Notes:Where revenue efficiency is the total of unlevered free cash flow margin and revenue growth. Data as of 1 November 2022.
A sell-off in public markets, starting in late 2021, was the first effect of the compounding set of factors that changed the macro environment. As these macro factors compounded and drove further sentiment change and capital reallocation, the sell-off has continued and does not, yet, show clear signs of having bottomed out. This sell-off has seen the median enterprise software multiple of enterprise value to forward revenue decline from a peak of 10.9x to just 5.8x. High growth software companies are valued on the basis of their forward-looking cashflow generation and investors are currently placing a higher discount on the future value of upcoming cashflows.
The shift away from the market’s long standing appetite for growth-at-all-costs towards a focus on growth efficiency is reflected in what is now correlating with premium multiples in the public markets. The market is prepared to reward companies that are growing quickly and generating strong cashflows, as seen here by the multiple premium, at 8.8x, enjoyed by companies in the top quartile for revenue efficiency (defined in this case as unlevered free cash flow margin to revenue growth). At the point of publication, multiples on both a median and top quartile basis are trading below their 10-year historical average.
We asked founders which factors they believe will positively and negatively influence their ability to raise capital during the next 12 months.
Across all company stages, founders most often cite their growth rate and financial metrics as the factors likely to have a negative impact. Cash burn and capital efficiency are also frequent answers. The more late-stage the business, the more likely the founder is to be concerned about hitting key milestones, with 16% of Series C founders saying their ability to do so could negatively influence their next raise, compared to just 9% of Series B founders.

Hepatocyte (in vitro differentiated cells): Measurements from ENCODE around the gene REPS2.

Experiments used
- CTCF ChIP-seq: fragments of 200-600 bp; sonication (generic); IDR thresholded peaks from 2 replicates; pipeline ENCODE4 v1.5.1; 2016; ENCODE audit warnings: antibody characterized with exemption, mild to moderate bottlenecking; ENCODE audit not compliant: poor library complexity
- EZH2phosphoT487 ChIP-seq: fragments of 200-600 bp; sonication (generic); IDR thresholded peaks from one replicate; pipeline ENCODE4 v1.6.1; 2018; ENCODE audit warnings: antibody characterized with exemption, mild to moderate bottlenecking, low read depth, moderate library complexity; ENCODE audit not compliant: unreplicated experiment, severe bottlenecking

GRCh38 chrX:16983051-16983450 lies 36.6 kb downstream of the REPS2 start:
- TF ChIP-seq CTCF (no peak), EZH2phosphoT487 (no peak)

As for the factors that can have a positive impact, progress against key milestones is the most cited across the board. For founders of early-stage companies (Series A and earlier), business growth rate is the second most important factor, while for founders of Series B and Series C companies, operational metrics, unit economics, and sales efficiency are all commonly cited.
For me, the most important value creation levers have remained the same: a large addressable market; a differentiated and value-adding model that is profitable at the unit level; management that’s willing to build a brand and a value proposition that will create superior loyalty and customer lifetime value (LTV); fantastic teams that are both focused on the long-term (mission-driven) and are action-oriented in the short-term, are both strategic and in-the-detail, and are operationally agile. Certainly, the clarity around the path to positive cash flows is more important today than it was a year ago, and for us that has a lot to do with the scalability and profitability of customer acquisition – i.e. businesses that find ways to attract new customers at a much lower cost than competitors (e.g. through word-of-mouth & referrals, viral marketing, ownable channels, etc), and can then turn them into brand advocates.